Conflict of Interest
The authors declare that the research was conducted in the absence of any commercial or financial relationships that could be construed as a potential conflict of interest.
We would like to thank to Kate Castelo, Joshua Kamijan, and Shamit Rahman for their assistance with participant recruitment. We would also like to thank the UBC Office of Research Ethics for their support during a time of significant institutional change. Lastly, a big “Thank-You!” to our study participants, without whom this work would not be possible.
1. Physical Activity Guidelines Advisory Committee. 2018 Physical Activity Guidelines Advisory Committee Scientific Report to the Secretary of Health and Human Services. Washington, DC: U.S. Department of Health and Human Services (2018).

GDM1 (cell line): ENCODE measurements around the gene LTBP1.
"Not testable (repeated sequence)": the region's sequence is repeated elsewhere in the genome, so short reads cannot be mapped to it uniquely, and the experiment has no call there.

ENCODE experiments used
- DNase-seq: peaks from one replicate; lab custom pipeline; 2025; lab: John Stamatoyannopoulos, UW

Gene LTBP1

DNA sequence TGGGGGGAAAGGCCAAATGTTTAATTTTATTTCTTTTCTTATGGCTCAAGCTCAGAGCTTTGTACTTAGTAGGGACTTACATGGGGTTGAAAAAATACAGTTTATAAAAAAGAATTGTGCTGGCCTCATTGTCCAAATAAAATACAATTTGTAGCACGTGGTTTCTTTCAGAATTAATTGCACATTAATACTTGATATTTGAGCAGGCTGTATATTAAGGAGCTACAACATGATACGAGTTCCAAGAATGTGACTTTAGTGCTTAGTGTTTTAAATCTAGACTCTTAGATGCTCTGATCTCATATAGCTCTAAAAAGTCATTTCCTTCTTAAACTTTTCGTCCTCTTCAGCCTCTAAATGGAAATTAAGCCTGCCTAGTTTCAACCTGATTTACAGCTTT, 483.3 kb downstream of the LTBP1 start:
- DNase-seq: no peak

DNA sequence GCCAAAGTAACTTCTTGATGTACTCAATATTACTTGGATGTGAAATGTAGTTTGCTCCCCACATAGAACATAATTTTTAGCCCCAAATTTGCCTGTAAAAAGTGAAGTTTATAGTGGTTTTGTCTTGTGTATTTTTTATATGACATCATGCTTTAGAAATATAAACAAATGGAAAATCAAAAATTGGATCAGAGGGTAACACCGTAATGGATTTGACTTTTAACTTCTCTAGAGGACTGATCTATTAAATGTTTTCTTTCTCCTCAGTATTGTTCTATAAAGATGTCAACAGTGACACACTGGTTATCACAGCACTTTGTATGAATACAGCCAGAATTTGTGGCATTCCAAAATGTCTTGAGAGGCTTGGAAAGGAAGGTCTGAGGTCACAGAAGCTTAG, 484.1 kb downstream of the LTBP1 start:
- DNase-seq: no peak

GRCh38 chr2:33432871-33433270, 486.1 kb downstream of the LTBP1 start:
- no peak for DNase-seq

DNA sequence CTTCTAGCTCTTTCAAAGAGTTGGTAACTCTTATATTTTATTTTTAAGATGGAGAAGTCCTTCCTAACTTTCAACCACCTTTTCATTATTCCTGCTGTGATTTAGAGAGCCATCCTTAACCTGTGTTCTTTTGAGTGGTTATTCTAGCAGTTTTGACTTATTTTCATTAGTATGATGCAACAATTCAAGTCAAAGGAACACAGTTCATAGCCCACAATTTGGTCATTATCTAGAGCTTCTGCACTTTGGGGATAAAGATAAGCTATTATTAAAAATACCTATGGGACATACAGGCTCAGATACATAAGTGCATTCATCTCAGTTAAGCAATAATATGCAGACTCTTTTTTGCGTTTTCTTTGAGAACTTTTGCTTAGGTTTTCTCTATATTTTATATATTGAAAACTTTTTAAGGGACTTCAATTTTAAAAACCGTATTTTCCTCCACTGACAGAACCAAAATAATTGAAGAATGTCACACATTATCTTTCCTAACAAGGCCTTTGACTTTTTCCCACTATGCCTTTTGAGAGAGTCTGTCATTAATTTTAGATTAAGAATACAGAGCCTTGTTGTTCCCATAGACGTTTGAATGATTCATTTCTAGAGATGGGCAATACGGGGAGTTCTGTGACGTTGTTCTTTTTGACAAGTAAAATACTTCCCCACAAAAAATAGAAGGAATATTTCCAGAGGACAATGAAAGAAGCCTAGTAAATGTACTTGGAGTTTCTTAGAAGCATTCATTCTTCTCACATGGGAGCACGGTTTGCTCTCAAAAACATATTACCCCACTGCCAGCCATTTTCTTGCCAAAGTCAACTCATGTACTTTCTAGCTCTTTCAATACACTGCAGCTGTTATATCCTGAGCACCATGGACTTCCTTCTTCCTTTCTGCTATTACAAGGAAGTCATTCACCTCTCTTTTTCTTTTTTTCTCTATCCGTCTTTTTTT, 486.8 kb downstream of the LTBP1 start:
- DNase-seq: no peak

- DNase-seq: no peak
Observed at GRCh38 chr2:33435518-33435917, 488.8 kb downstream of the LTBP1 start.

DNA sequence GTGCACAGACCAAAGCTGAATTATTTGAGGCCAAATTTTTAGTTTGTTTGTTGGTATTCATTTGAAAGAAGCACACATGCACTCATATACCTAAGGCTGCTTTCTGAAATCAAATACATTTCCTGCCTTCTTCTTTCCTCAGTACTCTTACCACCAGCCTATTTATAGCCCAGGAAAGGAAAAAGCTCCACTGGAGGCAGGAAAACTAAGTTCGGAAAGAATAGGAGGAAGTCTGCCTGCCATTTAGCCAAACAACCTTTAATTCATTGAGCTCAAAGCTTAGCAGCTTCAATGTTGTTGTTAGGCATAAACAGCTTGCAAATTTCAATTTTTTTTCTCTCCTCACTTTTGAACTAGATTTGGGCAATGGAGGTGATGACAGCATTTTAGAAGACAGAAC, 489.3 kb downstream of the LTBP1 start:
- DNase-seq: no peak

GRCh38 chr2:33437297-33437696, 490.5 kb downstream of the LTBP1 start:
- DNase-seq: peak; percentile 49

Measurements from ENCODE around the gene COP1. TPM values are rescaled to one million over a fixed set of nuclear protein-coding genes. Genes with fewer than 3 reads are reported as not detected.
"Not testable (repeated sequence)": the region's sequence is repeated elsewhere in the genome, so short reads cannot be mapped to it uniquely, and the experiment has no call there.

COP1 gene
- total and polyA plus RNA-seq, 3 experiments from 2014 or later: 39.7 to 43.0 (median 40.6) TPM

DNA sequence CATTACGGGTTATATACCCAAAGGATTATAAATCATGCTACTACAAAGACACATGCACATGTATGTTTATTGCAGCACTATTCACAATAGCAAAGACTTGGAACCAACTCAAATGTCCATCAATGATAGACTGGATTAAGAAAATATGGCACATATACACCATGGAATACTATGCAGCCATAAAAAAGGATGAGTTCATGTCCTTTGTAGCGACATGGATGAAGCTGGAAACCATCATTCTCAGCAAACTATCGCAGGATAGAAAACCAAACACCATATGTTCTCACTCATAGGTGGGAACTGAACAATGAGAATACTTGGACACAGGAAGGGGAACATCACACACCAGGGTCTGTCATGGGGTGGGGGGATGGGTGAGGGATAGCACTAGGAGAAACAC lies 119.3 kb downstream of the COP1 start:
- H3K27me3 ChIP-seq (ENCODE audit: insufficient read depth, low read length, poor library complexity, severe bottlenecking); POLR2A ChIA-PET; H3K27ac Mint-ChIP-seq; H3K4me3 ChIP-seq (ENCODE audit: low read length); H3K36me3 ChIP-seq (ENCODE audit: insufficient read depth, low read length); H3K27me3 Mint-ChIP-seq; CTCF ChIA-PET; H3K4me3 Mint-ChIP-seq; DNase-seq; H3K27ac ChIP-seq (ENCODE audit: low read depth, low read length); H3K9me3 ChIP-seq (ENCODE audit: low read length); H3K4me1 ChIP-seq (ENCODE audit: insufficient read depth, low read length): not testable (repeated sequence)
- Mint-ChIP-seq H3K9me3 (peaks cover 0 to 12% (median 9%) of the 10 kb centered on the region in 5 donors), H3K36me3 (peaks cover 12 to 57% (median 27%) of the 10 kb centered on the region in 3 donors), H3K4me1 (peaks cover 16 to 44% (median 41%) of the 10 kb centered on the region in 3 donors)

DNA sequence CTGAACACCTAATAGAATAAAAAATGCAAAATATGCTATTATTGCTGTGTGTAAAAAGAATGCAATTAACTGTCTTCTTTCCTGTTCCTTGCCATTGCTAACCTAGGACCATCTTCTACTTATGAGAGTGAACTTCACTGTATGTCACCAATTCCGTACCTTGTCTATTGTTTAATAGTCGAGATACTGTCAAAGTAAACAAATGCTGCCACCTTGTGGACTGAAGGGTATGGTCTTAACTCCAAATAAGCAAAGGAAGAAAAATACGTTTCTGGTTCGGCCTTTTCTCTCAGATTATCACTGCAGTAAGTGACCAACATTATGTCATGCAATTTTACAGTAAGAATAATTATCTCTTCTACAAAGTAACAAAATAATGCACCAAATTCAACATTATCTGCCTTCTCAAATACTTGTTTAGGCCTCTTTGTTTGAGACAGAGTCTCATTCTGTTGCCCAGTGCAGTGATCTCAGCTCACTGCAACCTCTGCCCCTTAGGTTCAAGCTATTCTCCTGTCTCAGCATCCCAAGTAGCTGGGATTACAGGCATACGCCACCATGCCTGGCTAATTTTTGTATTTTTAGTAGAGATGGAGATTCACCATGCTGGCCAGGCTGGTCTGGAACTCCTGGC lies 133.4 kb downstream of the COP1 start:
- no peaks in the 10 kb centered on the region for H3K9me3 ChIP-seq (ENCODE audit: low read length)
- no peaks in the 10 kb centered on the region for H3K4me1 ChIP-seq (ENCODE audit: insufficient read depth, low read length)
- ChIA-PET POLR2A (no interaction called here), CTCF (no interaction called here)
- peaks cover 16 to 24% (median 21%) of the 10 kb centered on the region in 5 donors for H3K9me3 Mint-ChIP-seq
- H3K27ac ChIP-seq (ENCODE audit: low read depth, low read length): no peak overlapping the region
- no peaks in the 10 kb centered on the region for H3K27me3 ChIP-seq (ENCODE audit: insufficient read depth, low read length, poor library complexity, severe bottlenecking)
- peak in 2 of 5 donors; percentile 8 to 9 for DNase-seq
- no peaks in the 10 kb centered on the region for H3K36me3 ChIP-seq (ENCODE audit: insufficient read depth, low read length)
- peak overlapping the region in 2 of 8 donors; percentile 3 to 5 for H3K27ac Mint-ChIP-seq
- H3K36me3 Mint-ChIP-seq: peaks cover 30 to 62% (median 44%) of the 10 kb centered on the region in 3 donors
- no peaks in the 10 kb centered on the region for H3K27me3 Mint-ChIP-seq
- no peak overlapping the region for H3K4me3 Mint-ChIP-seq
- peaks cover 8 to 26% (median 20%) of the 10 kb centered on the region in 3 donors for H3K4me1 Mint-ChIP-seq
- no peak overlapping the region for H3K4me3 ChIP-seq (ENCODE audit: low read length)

2. Hu Y-N, Chung Y-J, Yu H-K, Chen Y-C, Tsai C-T, Hu G-C. Effect of Tai Chi exercise on fall prevention in older adults: systematic review and meta-analysis of randomized controlled trials. Int J Gerontol. (2016) 10:131–6. doi: 10.1016/j.ijge.2016.06.002
3. Patel NK, Newstead AH, Ferrer RL. The effects of yoga on physical functioning and health related quality of life in older adults: a systematic review and meta-analysis. J Altern Complement Med. (2012) 18:902–17. doi: 10.1089/acm.2011.0473
4. Yan J-H, Gu W-J, Sun J, Zhang W-X, Li B-W, Pan L. Efficacy of Tai Chi on pain, stiffness and function in patients with osteoarthritis: a meta-analysis. PLoS ONE. (2013) 8:e61672. doi: 10.1371/journal.pone.0061672
8. Stubbs B, Koyanagi A, Hallgren M, Firth J, Richards J, Schuch F, et al. Physical activity and anxiety: a perspective from the world health survey. J Affect Disord. (2017) 208:545–52. doi: 10.1016/j.jad.2016.10.028